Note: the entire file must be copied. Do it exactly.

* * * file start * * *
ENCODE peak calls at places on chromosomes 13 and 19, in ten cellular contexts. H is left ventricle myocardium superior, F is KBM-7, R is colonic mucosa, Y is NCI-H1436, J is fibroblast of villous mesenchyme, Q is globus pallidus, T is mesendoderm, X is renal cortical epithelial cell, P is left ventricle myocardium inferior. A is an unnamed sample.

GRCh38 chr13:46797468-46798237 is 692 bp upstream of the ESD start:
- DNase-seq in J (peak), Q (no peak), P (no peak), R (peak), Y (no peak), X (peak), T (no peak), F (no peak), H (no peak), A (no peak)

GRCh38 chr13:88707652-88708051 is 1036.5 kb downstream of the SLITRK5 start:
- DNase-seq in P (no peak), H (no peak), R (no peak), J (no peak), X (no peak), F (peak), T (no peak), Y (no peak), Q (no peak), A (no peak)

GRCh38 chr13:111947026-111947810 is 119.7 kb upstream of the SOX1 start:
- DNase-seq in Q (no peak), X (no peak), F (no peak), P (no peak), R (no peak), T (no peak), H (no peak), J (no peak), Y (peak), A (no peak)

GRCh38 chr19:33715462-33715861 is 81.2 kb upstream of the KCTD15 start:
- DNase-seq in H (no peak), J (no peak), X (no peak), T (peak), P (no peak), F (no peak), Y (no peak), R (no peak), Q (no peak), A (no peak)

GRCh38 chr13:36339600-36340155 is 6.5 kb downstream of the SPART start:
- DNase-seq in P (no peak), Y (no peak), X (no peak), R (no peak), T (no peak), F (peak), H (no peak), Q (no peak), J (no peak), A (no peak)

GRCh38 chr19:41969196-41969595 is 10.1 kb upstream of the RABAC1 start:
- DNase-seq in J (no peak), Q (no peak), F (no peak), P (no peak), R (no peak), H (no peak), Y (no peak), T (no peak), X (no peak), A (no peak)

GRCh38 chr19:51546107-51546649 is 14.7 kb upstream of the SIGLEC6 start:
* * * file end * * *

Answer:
ENCODE peak calls at places on chromosomes 13 and 19, in ten cellular contexts. H is left ventricle myocardium superior, F is KBM-7, R is colonic mucosa, Y is NCI-H1436, J is fibroblast of villous mesenchyme, Q is globus pallidus, T is mesendoderm, X is renal cortical epithelial cell, P is left ventricle myocardium inferior. A is an unnamed sample.

GRCh38 chr13:46797468-46798237 is 692 bp upstream of the ESD start:
- DNase-seq in J (peak), Q (no peak), P (no peak), R (peak), Y (no peak), X (peak), T (no peak), F (no peak), H (no peak), A (no peak)

GRCh38 chr13:88707652-88708051 is 1036.5 kb downstream of the SLITRK5 start:
- DNase-seq in P (no peak), H (no peak), R (no peak), J (no peak), X (no peak), F (peak), T (no peak), Y (no peak), Q (no peak), A (no peak)

GRCh38 chr13:111947026-111947810 is 119.7 kb upstream of the SOX1 start:
- DNase-seq in Q (no peak), X (no peak), F (no peak), P (no peak), R (no peak), T (no peak), H (no peak), J (no peak), Y (peak), A (no peak)

GRCh38 chr19:33715462-33715861 is 81.2 kb upstream of the KCTD15 start:
- DNase-seq in H (no peak), J (no peak), X (no peak), T (peak), P (no peak), F (no peak), Y (no peak), R (no peak), Q (no peak), A (no peak)

GRCh38 chr13:36339600-36340155 is 6.5 kb downstream of the SPART start:
- DNase-seq in P (no peak), Y (no peak), X (no peak), R (no peak), T (no peak), F (peak), H (no peak), Q (no peak), J (no peak), A (no peak)

GRCh38 chr19:41969196-41969595 is 10.1 kb upstream of the RABAC1 start:
- DNase-seq in J (no peak), Q (no peak), F (no peak), P (no peak), R (no peak), H (no peak), Y (no peak), T (no peak), X (no peak), A (no peak)

GRCh38 chr19:51546107-51546649 is 14.7 kb upstream of the SIGLEC6 start: